From the Executive Summary of this report:
- Chevron is facing significant financial and operational risks stemming from enforcement of an $18 billion adverse judgment in Ecuador. On March 12, 2012, an Ecuadorian appellate court declared the $18 billion judgment for the company’s contamination of soil and water final and enforceable, giving the plaintiffs the right for the first time to collect on the judgment. Chevron itself has admitted in a sworn legal statement that the company is at risk of “irreparable injury to [its] business reputation and business relationships” that “would not be remediable by money damages” from potential enforcement of the Ecuadorian court judgment.
- The enormous breadth of Chevron’s global business operations makes the company particularly vulnerable to enforcement. There are many jurisdictions around the world in which the plaintiffs could seek court recognition and enforcement of the judgment, including many where Chevron has substantial reserves and that are strategic importance.
- Chevron’s defenses to enforcement actions have greatly narrowed. The U.S. Second Circuit vacated in its entirety a preliminary injunction from a U.S. District Court that purported to bar the Ecuadorian plaintiffs from enforcing the judgment against Chevron’s assets anywhere in the world. The Ecuadorian courts have rejected awards by an arbitral panel seeking a halt to enforcement of the $18 billion judgment against Chevron.
- Shareholders of Chevron are increasingly demanding more transparency of the risks and an alternative to the company’s litigation strategy. In May, 2011, shareholders of Chevron – representing $156 billion of assets under management – called upon Chevron “to fully disclose to shareholders the risks to its operations and business from the potential enforcement of the Aguinda verdict” and “reevaluate whether endless litigation in the Aguinda case is the best strategy for the Company and its shareholders…” Separately, Trillium Asset Management formally requested the Securities and Exchange Commission “to review whether Chevron has appropriately disclosed to shareholders the scope and magnitude of the financial and operational risk” from the judgment.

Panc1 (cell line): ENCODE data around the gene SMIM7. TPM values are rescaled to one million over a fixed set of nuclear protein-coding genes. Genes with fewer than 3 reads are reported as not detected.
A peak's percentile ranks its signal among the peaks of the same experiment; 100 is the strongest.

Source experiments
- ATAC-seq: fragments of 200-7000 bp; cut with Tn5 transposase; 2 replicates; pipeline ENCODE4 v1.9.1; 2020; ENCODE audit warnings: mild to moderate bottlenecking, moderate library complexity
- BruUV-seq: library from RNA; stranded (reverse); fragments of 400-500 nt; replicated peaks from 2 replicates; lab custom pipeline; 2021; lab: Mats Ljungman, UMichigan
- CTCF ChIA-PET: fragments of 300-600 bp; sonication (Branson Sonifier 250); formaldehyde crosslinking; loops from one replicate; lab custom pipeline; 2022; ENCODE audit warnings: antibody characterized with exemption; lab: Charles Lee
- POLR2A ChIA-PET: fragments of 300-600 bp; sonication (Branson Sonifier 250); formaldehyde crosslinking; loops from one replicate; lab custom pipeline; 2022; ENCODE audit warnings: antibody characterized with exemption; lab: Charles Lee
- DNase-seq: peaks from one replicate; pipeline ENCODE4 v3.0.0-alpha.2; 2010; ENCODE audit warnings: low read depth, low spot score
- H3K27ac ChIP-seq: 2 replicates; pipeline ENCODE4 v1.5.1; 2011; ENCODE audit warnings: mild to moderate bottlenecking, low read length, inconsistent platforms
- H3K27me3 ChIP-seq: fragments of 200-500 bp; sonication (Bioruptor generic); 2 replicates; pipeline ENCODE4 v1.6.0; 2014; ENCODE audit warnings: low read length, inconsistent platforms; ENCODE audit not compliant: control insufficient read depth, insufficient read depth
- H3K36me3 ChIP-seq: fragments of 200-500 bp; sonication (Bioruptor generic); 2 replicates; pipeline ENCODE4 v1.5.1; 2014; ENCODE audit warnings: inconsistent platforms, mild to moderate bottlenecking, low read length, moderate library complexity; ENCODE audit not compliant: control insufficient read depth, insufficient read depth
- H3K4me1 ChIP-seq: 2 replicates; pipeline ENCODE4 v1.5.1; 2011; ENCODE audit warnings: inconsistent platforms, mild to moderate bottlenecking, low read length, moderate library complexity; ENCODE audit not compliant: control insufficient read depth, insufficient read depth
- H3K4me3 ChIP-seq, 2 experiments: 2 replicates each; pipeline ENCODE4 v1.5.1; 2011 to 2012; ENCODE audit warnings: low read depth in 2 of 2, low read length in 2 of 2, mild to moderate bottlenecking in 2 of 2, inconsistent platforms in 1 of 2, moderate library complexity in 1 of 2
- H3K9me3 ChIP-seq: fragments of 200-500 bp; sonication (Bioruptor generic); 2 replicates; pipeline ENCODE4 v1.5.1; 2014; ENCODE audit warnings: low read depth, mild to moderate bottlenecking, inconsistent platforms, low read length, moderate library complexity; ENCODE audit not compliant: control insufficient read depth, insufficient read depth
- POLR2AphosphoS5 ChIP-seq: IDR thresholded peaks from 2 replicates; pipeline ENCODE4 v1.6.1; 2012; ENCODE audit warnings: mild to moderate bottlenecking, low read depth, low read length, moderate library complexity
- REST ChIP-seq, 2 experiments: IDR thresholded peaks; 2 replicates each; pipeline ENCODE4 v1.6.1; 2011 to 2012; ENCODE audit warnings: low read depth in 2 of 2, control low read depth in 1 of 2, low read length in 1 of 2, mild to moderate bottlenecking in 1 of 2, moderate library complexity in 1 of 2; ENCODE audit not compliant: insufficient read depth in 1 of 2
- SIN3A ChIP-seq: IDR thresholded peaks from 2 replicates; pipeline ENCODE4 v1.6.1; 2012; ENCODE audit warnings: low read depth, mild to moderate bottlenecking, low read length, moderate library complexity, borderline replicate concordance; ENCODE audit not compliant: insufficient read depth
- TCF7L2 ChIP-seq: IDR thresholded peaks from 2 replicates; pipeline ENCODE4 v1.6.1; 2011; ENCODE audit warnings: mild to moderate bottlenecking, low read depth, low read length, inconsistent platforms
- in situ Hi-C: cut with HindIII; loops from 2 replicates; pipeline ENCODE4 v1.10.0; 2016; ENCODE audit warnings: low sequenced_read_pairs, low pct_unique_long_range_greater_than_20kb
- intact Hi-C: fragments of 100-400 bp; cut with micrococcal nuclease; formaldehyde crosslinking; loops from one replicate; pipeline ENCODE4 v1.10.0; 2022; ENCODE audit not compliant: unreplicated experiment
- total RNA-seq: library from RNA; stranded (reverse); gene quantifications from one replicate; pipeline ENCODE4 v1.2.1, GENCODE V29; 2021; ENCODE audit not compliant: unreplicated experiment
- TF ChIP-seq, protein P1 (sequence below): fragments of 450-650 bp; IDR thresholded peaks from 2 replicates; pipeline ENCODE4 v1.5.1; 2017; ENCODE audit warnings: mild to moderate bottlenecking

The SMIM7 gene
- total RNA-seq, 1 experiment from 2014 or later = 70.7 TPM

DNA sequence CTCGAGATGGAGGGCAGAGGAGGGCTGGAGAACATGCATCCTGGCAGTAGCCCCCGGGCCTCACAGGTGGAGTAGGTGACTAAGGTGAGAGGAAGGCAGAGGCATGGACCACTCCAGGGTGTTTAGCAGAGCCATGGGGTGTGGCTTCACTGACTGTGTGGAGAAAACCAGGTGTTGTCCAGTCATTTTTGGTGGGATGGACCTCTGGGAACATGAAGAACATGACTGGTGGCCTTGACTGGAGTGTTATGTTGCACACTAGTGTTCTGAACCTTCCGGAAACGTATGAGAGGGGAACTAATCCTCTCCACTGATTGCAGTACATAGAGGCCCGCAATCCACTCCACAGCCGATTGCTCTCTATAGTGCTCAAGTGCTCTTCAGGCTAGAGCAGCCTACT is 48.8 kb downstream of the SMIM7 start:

- Chevron shareholders are demanding better corporate governance. Citing management’s handling of the case in Ecuador, shareholders are questioning Chevron’s generous executive compensation packages and have proposed overhauls of the company’s corporate governance. Despite losing the landmark $18 billion judgment in Ecuador, Chevron awarded its General Counsel R. Hewitt Pate a 75% raise in 2012 to a staggering $7.8 million salary and even went so far as to praise “his outstanding management of Ecuador” ahead of the company’s annual “say on pay” vote. In 2010 and 2011, a significantly large percentage of Chevron’s shareholders supported a resolution calling for the appointment of a director with expertise in environmental liabilities. In addition to re-filing this resolution, shareholders have filed two additional new resolutions for Chevron’s 2012 annual meeting calling for corporate governance reforms, one asking that Chevron separate the positions of Chief Executive Officer and Chair of the Board and the other asking that Chevron lower the thresholds for calling a special meeting of shareholders.